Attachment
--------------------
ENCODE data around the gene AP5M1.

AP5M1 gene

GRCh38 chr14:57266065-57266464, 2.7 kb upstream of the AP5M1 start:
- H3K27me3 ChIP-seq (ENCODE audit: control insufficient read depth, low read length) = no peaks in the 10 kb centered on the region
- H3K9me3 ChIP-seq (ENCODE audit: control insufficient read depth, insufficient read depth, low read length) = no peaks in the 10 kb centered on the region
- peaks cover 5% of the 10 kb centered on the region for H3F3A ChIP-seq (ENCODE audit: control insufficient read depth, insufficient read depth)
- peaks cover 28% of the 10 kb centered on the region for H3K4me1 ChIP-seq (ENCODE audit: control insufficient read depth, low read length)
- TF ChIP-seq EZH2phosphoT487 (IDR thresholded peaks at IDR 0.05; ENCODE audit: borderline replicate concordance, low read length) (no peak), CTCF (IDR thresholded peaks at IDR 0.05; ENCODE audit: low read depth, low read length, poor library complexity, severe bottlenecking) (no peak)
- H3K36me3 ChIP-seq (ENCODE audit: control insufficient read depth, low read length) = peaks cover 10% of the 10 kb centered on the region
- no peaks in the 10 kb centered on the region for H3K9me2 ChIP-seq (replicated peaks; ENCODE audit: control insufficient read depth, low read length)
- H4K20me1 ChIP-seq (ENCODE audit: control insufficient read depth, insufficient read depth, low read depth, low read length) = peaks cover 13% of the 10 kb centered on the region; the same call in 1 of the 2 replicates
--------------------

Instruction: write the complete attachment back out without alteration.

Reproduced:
ENCODE data around the gene AP5M1.

AP5M1 gene

GRCh38 chr14:57266065-57266464, 2.7 kb upstream of the AP5M1 start:
- H3K27me3 ChIP-seq (ENCODE audit: control insufficient read depth, low read length) = no peaks in the 10 kb centered on the region
- H3K9me3 ChIP-seq (ENCODE audit: control insufficient read depth, insufficient read depth, low read length) = no peaks in the 10 kb centered on the region
- peaks cover 5% of the 10 kb centered on the region for H3F3A ChIP-seq (ENCODE audit: control insufficient read depth, insufficient read depth)
- peaks cover 28% of the 10 kb centered on the region for H3K4me1 ChIP-seq (ENCODE audit: control insufficient read depth, low read length)
- TF ChIP-seq EZH2phosphoT487 (IDR thresholded peaks at IDR 0.05; ENCODE audit: borderline replicate concordance, low read length) (no peak), CTCF (IDR thresholded peaks at IDR 0.05; ENCODE audit: low read depth, low read length, poor library complexity, severe bottlenecking) (no peak)
- H3K36me3 ChIP-seq (ENCODE audit: control insufficient read depth, low read length) = peaks cover 10% of the 10 kb centered on the region
- no peaks in the 10 kb centered on the region for H3K9me2 ChIP-seq (replicated peaks; ENCODE audit: control insufficient read depth, low read length)
- H4K20me1 ChIP-seq (ENCODE audit: control insufficient read depth, insufficient read depth, low read depth, low read length) = peaks cover 13% of the 10 kb centered on the region; the same call in 1 of the 2 replicates